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R&D news in brief

Our weekly round-up of R&D news in brief

Recent news from the American Society of Clinical Oncology meeting:

Tykerb effective for advanced breast cancer, says study
GlaxoSmithKline's (GSK) experimental drug, Tykerb (lapatinib), is effective at treating advanced breast cancer in certain women who no longer benefit from standard therapies such as Herceptin, according to new research. The drug has been designed for the 20-25 per cent of breast cancer patients with aggressive tumours that produce large amounts of the protein, HER2. When taken with a standard chemotherapy treatment in a clinical study of 321 patients, Tykerb nearly doubled the time to 8.5 months before the average patient's cancer worsened, compared to chemotherapy alone. GSK plans to submit the drug for regulatory approval in the US and Europe by the end of this year.

Avastin-Tarceva combo prolongs survival
Results from a 120-patient phase II study suggest that combining cancer drugs Avastin and Tarceva can prolong survival in patients with advanced lung cancer, compared to chemotherapy alone. The preliminary results showed a median progression-free survival of 4.8 months in the Avastin plus chemotherapy arm, 4.4 months in the Avastin plus Tarceva arm, and 3 months in the chemotherapy-alone arm. Avastin, made by Roche's US unit, Genentech, is the first cancer drug designed to cut off blood supply to tumours while Tarceva is a product of Genentech and OSI. ìWe are encouraged that these findings support the hypothesis that combining therapies that target different cancer pathways, such as angiogenesis and epidermal growth factor receptor signalling, may improve progression-free survival, possibly without the use of chemotherapy,î said Genentech chief medical officer, Hal Barron.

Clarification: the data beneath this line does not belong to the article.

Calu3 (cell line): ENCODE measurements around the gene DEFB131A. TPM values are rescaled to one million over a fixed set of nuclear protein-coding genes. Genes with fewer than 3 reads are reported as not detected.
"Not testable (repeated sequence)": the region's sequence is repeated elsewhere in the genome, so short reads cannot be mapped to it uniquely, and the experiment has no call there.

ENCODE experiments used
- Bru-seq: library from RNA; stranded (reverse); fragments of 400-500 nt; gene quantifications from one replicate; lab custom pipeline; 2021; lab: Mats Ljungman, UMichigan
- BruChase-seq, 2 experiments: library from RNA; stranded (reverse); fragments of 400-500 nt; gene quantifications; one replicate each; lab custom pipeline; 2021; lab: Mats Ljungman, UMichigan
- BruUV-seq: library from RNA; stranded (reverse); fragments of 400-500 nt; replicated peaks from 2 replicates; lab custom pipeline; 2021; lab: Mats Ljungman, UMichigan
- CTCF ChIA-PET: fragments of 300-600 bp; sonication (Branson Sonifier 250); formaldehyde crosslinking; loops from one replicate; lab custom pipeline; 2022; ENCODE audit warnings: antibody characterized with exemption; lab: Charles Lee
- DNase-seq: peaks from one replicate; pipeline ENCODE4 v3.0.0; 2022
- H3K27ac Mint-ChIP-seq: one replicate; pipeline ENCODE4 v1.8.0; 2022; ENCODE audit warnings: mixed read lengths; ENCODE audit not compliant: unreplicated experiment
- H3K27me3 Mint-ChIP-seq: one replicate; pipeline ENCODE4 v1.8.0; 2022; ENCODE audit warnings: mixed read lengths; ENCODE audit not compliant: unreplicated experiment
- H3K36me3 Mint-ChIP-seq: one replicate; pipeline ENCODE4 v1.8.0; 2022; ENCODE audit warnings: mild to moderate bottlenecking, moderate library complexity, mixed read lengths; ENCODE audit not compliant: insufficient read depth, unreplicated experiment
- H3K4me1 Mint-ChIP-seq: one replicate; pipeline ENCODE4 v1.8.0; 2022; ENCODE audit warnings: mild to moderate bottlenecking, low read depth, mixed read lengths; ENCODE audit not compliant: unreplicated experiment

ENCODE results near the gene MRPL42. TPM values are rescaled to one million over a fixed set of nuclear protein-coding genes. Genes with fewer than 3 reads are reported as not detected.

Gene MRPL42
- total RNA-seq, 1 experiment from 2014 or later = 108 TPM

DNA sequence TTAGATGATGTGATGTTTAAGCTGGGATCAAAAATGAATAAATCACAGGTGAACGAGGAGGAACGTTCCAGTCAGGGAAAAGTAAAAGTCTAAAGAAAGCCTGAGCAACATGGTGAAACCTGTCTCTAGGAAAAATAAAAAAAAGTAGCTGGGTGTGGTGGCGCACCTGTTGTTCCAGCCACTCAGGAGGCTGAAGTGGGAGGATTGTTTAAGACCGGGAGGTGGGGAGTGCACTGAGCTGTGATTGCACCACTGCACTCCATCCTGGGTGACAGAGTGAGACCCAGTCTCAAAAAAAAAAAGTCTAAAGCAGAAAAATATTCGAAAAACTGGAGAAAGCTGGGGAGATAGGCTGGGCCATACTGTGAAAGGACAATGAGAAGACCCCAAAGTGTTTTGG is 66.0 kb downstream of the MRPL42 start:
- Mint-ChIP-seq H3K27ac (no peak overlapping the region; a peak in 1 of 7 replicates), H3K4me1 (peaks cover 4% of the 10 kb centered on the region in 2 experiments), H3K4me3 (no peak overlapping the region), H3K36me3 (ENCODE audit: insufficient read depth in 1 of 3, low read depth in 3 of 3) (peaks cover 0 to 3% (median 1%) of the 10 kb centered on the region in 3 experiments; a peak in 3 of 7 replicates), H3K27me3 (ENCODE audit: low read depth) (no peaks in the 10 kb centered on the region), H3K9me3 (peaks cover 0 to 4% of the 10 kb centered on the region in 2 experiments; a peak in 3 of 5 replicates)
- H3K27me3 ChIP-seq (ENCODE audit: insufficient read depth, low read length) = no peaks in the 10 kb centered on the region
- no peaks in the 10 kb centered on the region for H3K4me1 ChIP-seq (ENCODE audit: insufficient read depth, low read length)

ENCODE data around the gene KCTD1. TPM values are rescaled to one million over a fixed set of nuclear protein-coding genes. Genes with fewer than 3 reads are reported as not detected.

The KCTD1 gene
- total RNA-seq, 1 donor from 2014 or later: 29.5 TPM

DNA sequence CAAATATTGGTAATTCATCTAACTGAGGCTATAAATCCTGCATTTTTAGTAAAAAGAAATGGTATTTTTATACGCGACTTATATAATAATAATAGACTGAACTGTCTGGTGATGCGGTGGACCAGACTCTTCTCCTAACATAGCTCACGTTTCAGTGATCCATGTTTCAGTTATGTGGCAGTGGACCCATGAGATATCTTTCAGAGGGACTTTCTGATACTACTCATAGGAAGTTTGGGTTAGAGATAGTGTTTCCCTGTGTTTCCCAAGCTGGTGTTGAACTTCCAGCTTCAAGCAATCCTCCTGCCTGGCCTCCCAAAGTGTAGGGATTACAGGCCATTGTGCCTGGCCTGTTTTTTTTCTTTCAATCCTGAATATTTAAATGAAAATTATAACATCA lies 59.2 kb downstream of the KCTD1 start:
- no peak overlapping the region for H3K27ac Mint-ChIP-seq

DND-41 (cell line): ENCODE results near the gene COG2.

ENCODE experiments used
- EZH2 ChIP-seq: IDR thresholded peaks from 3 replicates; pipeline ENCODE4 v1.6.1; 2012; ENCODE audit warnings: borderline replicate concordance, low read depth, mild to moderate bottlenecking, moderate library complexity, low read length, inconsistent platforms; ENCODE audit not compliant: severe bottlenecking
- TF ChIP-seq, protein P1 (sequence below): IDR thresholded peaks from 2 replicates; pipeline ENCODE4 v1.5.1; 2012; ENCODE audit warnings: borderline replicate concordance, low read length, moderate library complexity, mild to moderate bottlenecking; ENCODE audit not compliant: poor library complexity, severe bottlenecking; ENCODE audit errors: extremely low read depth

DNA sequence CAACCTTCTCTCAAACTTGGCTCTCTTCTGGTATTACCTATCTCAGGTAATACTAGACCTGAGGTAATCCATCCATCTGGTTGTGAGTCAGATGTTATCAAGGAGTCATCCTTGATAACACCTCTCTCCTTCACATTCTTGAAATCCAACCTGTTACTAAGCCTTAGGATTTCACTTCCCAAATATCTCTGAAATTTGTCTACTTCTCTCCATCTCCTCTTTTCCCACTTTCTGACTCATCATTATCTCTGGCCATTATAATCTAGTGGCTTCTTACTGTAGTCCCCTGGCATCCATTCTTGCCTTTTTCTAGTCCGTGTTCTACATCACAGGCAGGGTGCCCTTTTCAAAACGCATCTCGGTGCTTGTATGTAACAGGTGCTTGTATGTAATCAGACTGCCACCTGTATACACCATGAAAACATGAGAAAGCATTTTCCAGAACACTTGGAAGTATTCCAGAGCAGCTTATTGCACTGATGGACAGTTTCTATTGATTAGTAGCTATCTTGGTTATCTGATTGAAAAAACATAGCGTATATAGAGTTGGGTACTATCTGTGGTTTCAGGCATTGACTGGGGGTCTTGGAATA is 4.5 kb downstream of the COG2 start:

Sutent shrinks kidney and lung tumours
New data has shown that Pfizer's Sutent (sunitinib) doubles progression-free survival in patients with advanced kidney cancer as a first-line treatment when compared to the current standard treatment, interferon-alpha. The late-stage trial of the drug showed the median time before which a patient's disease progressed was 11 months compared to five months in the group taking standard interferon therapy. The response rate, a measure of tumour shrinkage, was 31 per cent in the Sutent group compared to 6 per cent in the interferon group. In a separate study, Sutent shrank tumours in 51 per cent of patients in the advanced stages of lung cancer, for whom other forms of treatment did not work.

BMS drug effective in patients resistant to Gleevec
Interim data from a randomized phase II study of Bristol-Myers Squibb's dasatinib have shown that it offers benefits to patients resistant to Novartis' Gleevec (imatinib). ìDasatinib is an effective alternative to 800mg daily imatinib in patients who do not respond to 400-600mg daily dosing of imatinib,î said lead investigator, Neil Shah. ìNotably, the percentage of patients showing a complete cytogenetic response to dasatinib was 21 per cent compared to 8 per cent for higher-dose imatinib.î A US Food and Drug Administration advisory committee has recommended that dasatinib should be approved for the treatment of certain types of leukaemia, voting in favour of accelerated approval.

30th September 2008

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